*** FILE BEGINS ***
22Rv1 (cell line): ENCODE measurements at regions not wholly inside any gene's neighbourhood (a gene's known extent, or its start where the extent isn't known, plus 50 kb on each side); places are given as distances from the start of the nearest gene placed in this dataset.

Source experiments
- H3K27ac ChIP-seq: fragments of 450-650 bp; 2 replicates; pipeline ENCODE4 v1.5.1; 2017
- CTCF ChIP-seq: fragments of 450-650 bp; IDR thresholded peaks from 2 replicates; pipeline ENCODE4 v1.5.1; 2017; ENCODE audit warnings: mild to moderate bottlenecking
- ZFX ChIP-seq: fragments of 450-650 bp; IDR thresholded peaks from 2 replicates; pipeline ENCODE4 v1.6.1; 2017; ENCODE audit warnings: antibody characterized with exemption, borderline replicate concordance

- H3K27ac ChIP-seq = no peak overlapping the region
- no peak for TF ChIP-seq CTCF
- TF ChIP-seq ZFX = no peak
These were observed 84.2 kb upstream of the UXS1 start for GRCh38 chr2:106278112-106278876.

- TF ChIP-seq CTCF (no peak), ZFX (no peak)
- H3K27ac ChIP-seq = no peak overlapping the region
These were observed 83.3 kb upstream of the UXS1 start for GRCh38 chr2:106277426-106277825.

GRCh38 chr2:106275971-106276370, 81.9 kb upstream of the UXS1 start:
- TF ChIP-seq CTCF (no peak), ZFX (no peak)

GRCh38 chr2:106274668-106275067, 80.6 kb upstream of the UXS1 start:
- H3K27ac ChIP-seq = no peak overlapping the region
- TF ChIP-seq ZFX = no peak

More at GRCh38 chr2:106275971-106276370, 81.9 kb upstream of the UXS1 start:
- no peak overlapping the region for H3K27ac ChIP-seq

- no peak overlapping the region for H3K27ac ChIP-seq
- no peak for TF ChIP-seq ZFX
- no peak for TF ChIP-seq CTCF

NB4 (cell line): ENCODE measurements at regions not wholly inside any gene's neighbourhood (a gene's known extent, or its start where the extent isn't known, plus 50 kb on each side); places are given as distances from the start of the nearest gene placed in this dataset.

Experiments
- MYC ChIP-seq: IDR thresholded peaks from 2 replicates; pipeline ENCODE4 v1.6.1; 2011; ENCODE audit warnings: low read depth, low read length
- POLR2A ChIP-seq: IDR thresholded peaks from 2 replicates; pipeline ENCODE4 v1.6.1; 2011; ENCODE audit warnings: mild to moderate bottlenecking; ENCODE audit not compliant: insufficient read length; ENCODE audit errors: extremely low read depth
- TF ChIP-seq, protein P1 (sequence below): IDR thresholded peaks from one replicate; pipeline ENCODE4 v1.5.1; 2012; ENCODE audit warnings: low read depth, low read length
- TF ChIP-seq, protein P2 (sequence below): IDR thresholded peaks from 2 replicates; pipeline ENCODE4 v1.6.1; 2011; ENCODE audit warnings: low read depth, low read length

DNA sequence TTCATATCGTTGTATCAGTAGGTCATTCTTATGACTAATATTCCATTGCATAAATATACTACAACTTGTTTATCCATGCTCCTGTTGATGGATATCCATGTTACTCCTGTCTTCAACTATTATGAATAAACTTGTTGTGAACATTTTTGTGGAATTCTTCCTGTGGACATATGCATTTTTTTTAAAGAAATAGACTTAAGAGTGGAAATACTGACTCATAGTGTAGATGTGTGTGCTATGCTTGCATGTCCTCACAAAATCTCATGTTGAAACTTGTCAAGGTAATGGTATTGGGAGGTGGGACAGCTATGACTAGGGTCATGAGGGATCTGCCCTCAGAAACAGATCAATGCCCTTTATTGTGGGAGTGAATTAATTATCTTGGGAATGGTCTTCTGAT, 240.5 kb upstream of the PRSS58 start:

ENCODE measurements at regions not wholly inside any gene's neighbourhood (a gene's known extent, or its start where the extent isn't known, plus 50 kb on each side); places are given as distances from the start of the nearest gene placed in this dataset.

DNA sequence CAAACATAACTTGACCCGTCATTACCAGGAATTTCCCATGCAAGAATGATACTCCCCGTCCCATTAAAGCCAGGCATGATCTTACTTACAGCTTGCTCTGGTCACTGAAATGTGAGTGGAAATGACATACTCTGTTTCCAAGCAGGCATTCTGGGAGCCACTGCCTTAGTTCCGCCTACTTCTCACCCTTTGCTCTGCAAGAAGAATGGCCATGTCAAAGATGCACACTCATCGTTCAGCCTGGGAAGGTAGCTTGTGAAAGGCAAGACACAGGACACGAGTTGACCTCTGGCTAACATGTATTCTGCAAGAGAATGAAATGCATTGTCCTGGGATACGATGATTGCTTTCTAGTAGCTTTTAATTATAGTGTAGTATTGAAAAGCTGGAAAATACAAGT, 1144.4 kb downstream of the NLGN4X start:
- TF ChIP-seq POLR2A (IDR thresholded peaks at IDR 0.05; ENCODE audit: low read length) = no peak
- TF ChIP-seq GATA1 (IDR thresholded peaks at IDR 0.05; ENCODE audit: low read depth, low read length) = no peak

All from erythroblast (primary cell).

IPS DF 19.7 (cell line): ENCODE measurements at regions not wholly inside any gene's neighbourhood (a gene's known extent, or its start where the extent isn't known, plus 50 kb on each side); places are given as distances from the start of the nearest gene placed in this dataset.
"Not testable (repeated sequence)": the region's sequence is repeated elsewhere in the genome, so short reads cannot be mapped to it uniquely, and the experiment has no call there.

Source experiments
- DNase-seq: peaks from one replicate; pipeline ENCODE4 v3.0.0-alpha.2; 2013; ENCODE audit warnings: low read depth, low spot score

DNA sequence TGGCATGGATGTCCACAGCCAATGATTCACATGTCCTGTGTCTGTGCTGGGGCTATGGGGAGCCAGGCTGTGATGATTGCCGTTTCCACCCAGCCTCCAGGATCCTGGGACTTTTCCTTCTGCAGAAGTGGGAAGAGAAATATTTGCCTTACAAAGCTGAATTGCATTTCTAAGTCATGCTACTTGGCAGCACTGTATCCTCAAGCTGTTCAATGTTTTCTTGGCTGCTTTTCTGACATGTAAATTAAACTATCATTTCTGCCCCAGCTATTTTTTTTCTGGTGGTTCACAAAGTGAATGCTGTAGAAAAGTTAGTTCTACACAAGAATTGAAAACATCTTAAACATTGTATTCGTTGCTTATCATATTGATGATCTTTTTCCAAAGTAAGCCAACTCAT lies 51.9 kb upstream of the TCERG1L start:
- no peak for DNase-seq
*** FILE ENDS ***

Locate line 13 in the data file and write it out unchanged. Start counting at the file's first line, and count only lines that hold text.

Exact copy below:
GRCh38 chr2:106275971-106276370, 81.9 kb upstream of the UXS1 start: